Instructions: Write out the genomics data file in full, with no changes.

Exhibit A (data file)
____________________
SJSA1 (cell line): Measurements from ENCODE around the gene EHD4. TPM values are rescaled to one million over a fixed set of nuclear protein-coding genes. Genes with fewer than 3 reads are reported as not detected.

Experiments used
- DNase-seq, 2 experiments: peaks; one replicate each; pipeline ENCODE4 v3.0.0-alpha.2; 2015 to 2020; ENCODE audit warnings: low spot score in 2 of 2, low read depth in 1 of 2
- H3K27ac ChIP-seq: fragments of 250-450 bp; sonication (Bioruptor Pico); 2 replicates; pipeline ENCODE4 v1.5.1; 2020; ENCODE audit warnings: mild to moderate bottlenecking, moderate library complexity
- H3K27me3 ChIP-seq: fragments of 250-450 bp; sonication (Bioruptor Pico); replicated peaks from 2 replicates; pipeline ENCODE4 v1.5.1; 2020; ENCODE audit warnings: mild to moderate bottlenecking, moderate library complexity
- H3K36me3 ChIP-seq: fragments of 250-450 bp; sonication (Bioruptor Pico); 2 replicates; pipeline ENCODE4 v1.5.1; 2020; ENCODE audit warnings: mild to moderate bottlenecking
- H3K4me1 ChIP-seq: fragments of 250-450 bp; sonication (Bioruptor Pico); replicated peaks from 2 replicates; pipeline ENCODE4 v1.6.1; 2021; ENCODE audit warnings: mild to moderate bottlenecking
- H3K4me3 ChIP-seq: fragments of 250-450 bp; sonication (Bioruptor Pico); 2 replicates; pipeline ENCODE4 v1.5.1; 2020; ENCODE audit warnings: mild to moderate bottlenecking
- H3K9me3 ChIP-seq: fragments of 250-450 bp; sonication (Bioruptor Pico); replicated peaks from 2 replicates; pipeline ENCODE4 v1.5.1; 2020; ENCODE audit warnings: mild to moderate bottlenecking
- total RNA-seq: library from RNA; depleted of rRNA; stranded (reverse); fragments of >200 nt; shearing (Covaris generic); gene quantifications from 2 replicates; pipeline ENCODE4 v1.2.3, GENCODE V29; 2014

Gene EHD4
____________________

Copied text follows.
SJSA1 (cell line): Measurements from ENCODE around the gene EHD4. TPM values are rescaled to one million over a fixed set of nuclear protein-coding genes. Genes with fewer than 3 reads are reported as not detected.

Experiments used
- DNase-seq, 2 experiments: peaks; one replicate each; pipeline ENCODE4 v3.0.0-alpha.2; 2015 to 2020; ENCODE audit warnings: low spot score in 2 of 2, low read depth in 1 of 2
- H3K27ac ChIP-seq: fragments of 250-450 bp; sonication (Bioruptor Pico); 2 replicates; pipeline ENCODE4 v1.5.1; 2020; ENCODE audit warnings: mild to moderate bottlenecking, moderate library complexity
- H3K27me3 ChIP-seq: fragments of 250-450 bp; sonication (Bioruptor Pico); replicated peaks from 2 replicates; pipeline ENCODE4 v1.5.1; 2020; ENCODE audit warnings: mild to moderate bottlenecking, moderate library complexity
- H3K36me3 ChIP-seq: fragments of 250-450 bp; sonication (Bioruptor Pico); 2 replicates; pipeline ENCODE4 v1.5.1; 2020; ENCODE audit warnings: mild to moderate bottlenecking
- H3K4me1 ChIP-seq: fragments of 250-450 bp; sonication (Bioruptor Pico); replicated peaks from 2 replicates; pipeline ENCODE4 v1.6.1; 2021; ENCODE audit warnings: mild to moderate bottlenecking
- H3K4me3 ChIP-seq: fragments of 250-450 bp; sonication (Bioruptor Pico); 2 replicates; pipeline ENCODE4 v1.5.1; 2020; ENCODE audit warnings: mild to moderate bottlenecking
- H3K9me3 ChIP-seq: fragments of 250-450 bp; sonication (Bioruptor Pico); replicated peaks from 2 replicates; pipeline ENCODE4 v1.5.1; 2020; ENCODE audit warnings: mild to moderate bottlenecking
- total RNA-seq: library from RNA; depleted of rRNA; stranded (reverse); fragments of >200 nt; shearing (Covaris generic); gene quantifications from 2 replicates; pipeline ENCODE4 v1.2.3, GENCODE V29; 2014

Gene EHD4